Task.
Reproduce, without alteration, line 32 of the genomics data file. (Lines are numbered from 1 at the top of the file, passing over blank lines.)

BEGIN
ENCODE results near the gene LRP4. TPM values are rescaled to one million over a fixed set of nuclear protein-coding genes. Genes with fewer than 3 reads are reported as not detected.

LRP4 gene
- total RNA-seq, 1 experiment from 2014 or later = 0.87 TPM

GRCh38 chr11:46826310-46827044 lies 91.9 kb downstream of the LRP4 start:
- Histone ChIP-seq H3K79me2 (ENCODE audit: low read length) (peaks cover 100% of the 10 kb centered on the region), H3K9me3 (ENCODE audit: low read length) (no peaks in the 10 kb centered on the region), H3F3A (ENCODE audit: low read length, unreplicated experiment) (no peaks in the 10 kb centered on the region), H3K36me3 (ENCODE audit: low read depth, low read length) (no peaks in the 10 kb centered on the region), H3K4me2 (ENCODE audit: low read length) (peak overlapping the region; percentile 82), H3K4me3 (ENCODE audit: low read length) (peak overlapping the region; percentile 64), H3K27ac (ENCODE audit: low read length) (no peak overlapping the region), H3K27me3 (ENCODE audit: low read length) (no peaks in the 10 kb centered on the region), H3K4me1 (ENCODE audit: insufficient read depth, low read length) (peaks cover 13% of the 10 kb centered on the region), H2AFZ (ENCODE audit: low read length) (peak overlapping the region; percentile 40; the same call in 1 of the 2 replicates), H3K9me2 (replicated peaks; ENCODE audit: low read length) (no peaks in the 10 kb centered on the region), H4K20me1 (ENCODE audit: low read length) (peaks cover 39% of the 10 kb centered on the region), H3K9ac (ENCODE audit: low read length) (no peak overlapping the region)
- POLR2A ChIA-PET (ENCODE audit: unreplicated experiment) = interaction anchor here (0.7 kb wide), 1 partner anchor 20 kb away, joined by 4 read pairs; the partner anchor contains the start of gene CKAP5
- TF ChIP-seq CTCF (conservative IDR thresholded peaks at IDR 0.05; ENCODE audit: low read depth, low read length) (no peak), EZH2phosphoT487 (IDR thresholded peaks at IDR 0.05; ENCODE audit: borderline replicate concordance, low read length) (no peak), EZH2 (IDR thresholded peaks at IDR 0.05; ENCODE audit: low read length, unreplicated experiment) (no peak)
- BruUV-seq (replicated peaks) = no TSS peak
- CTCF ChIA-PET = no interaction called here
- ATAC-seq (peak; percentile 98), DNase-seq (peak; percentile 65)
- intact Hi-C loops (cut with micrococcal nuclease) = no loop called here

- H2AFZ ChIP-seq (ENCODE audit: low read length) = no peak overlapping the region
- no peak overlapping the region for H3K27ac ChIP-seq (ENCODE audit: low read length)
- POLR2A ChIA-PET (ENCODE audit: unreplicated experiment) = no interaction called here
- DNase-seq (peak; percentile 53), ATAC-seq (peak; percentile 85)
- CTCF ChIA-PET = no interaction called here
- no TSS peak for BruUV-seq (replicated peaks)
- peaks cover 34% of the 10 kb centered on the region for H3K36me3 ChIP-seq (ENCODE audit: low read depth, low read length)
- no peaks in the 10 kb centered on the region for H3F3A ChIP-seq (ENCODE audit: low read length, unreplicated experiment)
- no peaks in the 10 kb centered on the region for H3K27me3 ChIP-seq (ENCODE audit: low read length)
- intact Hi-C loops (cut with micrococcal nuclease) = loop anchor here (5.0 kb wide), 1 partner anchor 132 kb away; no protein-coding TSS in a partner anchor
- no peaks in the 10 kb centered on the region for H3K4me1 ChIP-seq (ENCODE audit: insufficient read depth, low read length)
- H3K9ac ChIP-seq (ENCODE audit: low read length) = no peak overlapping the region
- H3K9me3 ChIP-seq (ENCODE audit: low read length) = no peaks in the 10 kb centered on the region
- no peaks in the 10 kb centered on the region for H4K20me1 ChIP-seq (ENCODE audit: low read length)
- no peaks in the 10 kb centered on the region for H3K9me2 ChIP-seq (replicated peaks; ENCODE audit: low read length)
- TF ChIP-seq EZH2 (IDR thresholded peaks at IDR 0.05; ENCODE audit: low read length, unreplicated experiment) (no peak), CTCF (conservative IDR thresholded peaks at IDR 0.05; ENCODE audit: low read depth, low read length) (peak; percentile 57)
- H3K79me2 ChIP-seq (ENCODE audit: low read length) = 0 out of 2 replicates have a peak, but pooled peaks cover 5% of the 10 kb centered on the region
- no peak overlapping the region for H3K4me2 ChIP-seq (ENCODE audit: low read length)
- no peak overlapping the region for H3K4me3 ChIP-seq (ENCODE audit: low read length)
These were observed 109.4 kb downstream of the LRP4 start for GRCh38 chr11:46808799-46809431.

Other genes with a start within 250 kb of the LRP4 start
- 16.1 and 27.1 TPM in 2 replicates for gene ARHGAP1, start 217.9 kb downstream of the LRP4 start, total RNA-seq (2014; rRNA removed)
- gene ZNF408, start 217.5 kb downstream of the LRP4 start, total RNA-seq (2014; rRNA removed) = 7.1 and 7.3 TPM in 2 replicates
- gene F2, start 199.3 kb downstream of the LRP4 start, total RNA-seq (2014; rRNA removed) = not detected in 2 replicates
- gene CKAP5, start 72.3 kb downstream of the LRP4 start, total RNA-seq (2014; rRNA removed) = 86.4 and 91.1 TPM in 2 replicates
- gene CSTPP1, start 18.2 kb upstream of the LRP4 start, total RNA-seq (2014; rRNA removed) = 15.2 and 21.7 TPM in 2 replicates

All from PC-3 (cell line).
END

Other genes with a start within 250 kb of the LRP4 start